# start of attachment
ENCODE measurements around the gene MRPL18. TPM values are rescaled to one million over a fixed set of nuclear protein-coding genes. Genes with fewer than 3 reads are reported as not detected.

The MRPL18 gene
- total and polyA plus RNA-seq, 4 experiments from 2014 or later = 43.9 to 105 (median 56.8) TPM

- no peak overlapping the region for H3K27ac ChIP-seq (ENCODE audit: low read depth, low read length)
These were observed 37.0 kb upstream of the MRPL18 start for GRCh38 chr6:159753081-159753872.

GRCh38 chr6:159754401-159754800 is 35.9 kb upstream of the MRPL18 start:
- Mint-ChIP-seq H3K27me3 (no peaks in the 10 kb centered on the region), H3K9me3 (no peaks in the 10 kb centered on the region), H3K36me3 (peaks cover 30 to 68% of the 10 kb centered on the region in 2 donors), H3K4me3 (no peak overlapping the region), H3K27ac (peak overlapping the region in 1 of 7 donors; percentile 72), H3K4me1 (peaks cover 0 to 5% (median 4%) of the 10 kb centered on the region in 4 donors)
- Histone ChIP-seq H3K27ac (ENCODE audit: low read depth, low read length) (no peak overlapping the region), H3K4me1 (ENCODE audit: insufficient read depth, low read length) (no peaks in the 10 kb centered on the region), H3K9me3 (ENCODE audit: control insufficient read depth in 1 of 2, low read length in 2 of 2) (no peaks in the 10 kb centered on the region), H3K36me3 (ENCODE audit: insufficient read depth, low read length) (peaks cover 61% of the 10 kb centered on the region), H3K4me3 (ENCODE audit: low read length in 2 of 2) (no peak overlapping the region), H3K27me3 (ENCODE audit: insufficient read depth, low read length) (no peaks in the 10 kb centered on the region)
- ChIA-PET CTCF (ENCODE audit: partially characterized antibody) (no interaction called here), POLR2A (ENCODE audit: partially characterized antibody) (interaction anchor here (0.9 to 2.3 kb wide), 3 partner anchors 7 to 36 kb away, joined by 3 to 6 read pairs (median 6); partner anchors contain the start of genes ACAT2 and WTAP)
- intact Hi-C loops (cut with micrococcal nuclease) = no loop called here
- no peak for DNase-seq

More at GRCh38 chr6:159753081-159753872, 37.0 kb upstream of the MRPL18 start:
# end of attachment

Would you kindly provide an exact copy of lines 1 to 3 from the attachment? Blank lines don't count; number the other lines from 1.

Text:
ENCODE measurements around the gene MRPL18. TPM values are rescaled to one million over a fixed set of nuclear protein-coding genes. Genes with fewer than 3 reads are reported as not detected.

The MRPL18 gene
- total and polyA plus RNA-seq, 4 experiments from 2014 or later = 43.9 to 105 (median 56.8) TPM